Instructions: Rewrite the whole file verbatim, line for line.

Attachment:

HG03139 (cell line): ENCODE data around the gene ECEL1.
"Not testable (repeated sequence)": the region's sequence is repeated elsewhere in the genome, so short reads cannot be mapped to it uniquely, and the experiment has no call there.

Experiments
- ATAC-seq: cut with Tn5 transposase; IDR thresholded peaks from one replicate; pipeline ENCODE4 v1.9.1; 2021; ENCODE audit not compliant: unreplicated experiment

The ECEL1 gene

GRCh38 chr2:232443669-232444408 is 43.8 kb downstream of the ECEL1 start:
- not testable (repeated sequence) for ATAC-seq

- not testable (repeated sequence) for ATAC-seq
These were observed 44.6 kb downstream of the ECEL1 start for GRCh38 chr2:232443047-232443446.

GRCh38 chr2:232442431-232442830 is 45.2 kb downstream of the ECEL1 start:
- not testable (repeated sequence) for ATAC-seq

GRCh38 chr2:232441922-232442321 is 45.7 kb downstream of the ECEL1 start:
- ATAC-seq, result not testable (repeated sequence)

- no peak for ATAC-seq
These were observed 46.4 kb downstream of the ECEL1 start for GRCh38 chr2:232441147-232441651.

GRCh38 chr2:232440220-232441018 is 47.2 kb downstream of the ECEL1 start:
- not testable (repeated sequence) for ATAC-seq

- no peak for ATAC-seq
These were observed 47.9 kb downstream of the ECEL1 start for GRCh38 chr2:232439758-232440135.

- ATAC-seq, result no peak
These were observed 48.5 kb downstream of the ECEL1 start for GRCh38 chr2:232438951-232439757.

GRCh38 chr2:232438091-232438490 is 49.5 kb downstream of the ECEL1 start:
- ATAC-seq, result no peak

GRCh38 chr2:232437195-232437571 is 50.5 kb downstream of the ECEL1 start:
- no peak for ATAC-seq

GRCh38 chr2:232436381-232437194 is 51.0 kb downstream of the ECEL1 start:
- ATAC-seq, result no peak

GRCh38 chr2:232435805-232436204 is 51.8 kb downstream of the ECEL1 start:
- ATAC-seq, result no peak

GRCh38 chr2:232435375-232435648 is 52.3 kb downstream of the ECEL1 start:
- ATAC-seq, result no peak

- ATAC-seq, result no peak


HG03139 (cell line): ENCODE data around the gene ECEL1.
"Not testable (repeated sequence)": the region's sequence is repeated elsewhere in the genome, so short reads cannot be mapped to it uniquely, and the experiment has no call there.

Experiments
- ATAC-seq: cut with Tn5 transposase; IDR thresholded peaks from one replicate; pipeline ENCODE4 v1.9.1; 2021; ENCODE audit not compliant: unreplicated experiment

The ECEL1 gene

GRCh38 chr2:232443669-232444408 is 43.8 kb downstream of the ECEL1 start:
- not testable (repeated sequence) for ATAC-seq

- not testable (repeated sequence) for ATAC-seq
These were observed 44.6 kb downstream of the ECEL1 start for GRCh38 chr2:232443047-232443446.

GRCh38 chr2:232442431-232442830 is 45.2 kb downstream of the ECEL1 start:
- not testable (repeated sequence) for ATAC-seq

GRCh38 chr2:232441922-232442321 is 45.7 kb downstream of the ECEL1 start:
- ATAC-seq, result not testable (repeated sequence)

- no peak for ATAC-seq
These were observed 46.4 kb downstream of the ECEL1 start for GRCh38 chr2:232441147-232441651.

GRCh38 chr2:232440220-232441018 is 47.2 kb downstream of the ECEL1 start:
- not testable (repeated sequence) for ATAC-seq

- no peak for ATAC-seq
These were observed 47.9 kb downstream of the ECEL1 start for GRCh38 chr2:232439758-232440135.

- ATAC-seq, result no peak
These were observed 48.5 kb downstream of the ECEL1 start for GRCh38 chr2:232438951-232439757.

GRCh38 chr2:232438091-232438490 is 49.5 kb downstream of the ECEL1 start:
- ATAC-seq, result no peak

GRCh38 chr2:232437195-232437571 is 50.5 kb downstream of the ECEL1 start:
- no peak for ATAC-seq

GRCh38 chr2:232436381-232437194 is 51.0 kb downstream of the ECEL1 start:
- ATAC-seq, result no peak

GRCh38 chr2:232435805-232436204 is 51.8 kb downstream of the ECEL1 start:
- ATAC-seq, result no peak

GRCh38 chr2:232435375-232435648 is 52.3 kb downstream of the ECEL1 start:
- ATAC-seq, result no peak

- ATAC-seq, result no peak